Graduates show their innovation


A BOOK telling the story of the Titanic’s printers using an ink made out of coal from the ship is among some 300 exhibits on display at the National College of Art and Design (NCAD) this week.

The story of printers Abraham Mishellany and Ernest Corbin uses some 40 illustrations and similar fonts and printing methods as used on board the ship.

“I bought some coal which came from the wreck site, ground it up and mixed it into ink and that appears on the title page. So there’s a little piece of the Titanic in every book,” said visual communications graduate Jamie Murphy.

There is a vast array of work on display at the NCAD graduate show from ceramic, glass and metal to industrial, fashion and textile design, and visual communications in fine print and media.

Among the industrial design items is an update of the traditional dining chair.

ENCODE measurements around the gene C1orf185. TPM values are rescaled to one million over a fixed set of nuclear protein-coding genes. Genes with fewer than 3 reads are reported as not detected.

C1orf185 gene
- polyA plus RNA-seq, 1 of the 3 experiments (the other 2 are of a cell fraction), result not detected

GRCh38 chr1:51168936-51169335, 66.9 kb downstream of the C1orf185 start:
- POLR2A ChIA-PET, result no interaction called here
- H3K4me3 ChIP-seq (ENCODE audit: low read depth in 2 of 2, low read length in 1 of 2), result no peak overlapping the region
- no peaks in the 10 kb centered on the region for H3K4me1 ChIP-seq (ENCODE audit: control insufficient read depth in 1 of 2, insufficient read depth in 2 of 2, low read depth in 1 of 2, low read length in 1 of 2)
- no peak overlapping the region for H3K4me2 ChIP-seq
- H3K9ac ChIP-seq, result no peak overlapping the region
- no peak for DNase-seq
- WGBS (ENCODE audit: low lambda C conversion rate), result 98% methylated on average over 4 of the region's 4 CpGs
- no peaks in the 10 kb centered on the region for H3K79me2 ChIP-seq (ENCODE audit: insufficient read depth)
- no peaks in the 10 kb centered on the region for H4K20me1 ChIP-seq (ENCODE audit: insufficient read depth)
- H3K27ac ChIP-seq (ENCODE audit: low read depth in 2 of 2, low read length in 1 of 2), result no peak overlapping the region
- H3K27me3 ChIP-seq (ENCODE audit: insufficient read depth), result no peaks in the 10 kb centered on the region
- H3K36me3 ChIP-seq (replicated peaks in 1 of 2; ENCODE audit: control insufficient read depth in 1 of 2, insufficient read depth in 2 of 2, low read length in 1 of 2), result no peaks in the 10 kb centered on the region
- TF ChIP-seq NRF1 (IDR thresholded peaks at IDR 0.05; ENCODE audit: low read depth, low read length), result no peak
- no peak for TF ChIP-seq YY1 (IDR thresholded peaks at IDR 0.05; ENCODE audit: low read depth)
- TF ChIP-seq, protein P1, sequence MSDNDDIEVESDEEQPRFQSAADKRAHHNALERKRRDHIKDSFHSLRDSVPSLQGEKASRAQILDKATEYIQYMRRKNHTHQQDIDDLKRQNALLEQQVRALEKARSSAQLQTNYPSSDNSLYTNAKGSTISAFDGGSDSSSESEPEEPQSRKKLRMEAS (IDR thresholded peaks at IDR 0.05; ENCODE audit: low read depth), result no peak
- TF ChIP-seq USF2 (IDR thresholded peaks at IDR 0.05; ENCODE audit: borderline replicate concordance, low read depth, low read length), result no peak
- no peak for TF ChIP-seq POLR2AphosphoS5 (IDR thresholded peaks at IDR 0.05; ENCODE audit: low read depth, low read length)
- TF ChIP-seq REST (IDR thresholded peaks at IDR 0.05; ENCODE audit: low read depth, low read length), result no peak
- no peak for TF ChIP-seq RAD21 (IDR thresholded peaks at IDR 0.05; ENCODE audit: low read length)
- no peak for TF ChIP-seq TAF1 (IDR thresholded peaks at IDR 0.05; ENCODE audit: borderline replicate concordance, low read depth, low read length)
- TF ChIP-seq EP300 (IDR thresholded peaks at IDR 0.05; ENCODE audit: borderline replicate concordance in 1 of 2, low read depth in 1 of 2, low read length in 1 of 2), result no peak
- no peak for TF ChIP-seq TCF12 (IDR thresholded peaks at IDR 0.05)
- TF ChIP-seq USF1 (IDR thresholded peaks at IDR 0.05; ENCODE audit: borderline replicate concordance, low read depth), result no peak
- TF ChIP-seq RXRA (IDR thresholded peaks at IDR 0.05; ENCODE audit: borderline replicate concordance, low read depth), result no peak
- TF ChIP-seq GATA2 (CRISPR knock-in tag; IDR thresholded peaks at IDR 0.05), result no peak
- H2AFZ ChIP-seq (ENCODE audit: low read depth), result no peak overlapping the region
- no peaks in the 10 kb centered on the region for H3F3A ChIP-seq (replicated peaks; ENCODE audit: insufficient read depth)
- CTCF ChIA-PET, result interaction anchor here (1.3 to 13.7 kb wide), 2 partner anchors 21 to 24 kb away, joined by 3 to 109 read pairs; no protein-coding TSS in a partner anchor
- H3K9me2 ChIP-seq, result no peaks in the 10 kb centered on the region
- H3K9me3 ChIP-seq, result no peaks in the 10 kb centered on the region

The “repose” chair has pivot points allowing people to move forwards and backwards. Modern users multi-task on chairs, from typing on their laptop to reclining with their iPads, explained designer Kevin Doherty.

Very traditional furniture is used in an installation called Nest by artist Bevan O’Daly. It is inside a chicken coop containing three real egg-laying hens. The project examines Irish country life and the relationship between a woman and her brood.

Another home theme is contained in a sculpture by Claire Chaney, which is in the shape of a house but is made of soft latex. Her work aims to challenge the relationship between home and the architectural shell.

An alternative view of shopping centres is in Lisa Murphy’s display, with 240 spheres hung from fishing line. Each represents a brand from three Dublin shopping centres, with size depending on whether it is local or global.

The show represents the culmination of work for students, Siún Hanrahan, head of academic affairs and research at NCAD, said yesterday.

Students were “entrepreneurial and innovative” in making opportunities and were “very realistic” about what it took to work in a “very shifting landscape”.

The NCAD graduate show is open until Sunday at three venues off the Thomas Street campus in Dublin. Admission is free.